Masters of Sex’s premiere isn’t so appealing that it will be something, on its own, to make you get Showtime but, as a show, it does seem to have potential.
The discovery of Masters of Sex came from wondering what happened to Lizzy Caplan after her stint on New Girl. The answer was: she is now part of this show which has a focus on the study of human sexuality. Alongside her is the familiar face of Michael Sheen, who plays the lead role in William Masters, and Lizzy Caplan plays the female lead in Virginia Johnson. Together, they make a formidable duo with Sheen coming off like Bruce Wayne, if he decided to go into medicine instead of fight crime, and Caplan finds herself a nice role which I can’t quickly draw a comparison to.
For the pilot, the focus is on establishing the oddness of Dr. Masters who, at times, seems so reserved and methodical that it seems he lacks passion outside of his work. I would even say, at this point, his marriage seems like it is out of convenience and, at times, it feels like he could even be a closeted man putting on all the air and graces of a heterosexual man. After all, it was the 1950s so he wouldn’t have the ability to be out and proud. As for Virginia, her story is, she is a woman who you could consider to be a part of the sexual revolution perhaps. She is twice divorced and seemingly, all marriage gave her was a pause on life and two children. Despite the hardships of now being a single mother though, she plans to work, go to school and assists Dr. Masters with his work. But, even with all these tasks at hand, momma finds a way to get some play from Dr. Ethan Haas (played by Nicholas D’Agosto).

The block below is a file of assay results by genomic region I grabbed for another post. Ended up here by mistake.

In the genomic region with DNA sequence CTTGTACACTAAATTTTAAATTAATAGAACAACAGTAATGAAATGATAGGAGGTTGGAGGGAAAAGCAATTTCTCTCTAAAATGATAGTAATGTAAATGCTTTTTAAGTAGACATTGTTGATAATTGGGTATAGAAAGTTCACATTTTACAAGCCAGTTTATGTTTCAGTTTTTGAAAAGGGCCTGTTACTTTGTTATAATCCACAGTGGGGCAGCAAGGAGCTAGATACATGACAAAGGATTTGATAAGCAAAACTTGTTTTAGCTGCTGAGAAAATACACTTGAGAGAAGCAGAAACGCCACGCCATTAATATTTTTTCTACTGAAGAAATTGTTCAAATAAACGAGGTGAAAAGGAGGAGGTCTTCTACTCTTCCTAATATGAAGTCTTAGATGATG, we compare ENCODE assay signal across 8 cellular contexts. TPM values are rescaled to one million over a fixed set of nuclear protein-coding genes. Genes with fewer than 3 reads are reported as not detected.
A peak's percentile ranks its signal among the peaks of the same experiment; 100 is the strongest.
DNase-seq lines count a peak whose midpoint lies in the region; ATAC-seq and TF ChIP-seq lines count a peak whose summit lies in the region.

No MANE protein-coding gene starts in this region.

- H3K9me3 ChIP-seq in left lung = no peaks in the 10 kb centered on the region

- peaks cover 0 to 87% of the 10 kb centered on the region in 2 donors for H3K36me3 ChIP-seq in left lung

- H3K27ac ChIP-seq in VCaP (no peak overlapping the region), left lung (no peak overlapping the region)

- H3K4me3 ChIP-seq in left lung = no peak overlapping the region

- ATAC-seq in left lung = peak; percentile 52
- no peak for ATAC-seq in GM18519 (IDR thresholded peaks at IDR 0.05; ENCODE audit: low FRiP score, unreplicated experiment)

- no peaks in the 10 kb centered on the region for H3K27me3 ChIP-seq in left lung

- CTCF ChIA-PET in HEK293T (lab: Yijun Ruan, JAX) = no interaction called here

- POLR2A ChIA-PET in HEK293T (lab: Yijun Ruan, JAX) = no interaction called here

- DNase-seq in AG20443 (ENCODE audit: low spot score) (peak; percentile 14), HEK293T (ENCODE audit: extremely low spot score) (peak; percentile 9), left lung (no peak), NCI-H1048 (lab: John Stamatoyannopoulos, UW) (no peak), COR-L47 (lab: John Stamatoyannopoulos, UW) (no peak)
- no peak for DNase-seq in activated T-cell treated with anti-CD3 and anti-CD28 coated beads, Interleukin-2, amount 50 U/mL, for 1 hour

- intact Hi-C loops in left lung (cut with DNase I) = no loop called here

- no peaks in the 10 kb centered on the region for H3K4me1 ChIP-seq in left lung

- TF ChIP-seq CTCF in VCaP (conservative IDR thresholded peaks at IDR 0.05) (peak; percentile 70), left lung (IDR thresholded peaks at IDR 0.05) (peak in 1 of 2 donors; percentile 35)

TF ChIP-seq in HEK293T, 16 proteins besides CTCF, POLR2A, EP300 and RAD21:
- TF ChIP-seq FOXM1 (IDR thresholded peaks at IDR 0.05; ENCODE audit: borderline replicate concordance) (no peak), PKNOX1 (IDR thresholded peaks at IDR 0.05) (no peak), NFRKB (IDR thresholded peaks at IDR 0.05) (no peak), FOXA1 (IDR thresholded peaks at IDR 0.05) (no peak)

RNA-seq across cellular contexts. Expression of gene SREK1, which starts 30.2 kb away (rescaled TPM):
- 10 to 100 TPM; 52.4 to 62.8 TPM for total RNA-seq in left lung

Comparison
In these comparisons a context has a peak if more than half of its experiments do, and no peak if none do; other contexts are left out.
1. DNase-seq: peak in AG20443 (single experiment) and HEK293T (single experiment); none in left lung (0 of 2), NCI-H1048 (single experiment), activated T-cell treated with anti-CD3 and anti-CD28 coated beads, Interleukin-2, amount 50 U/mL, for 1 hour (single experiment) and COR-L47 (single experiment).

Now, mind you, William Masters and Virginia Johnson are real people. So, with that, looking them up on various sites will probably ruin the story for you. But, who is to say what liberties the writers may make since both Virginia and William are currently dead and may not have family to contest, and cause issue with, their depictions.
As a series though, I feel the main draw maybe Lizzy Caplan since she, thus far, is given more to work with. She has a bit of sass, has a well laid background, and with her trying to be supermom while still tending to the occasional physical need, she is far more compelling than the sometimes stoic, and sort of dull, Michael Sheen. Also, while I doubt it is really going to get into the nitty gritty of the research of Masters and Johnson, the show’s focus of trying to understand the female orgasm is interesting, and we already have seen quite a bit of drama due to Masters wanting to study it, as well as Johnson’s intimate life. So, while I wouldn’t buy a Showtime subscription for this, I think it is worth seeing. However, this would probably be next day viewing since there are so many other better shows on during its time-slot.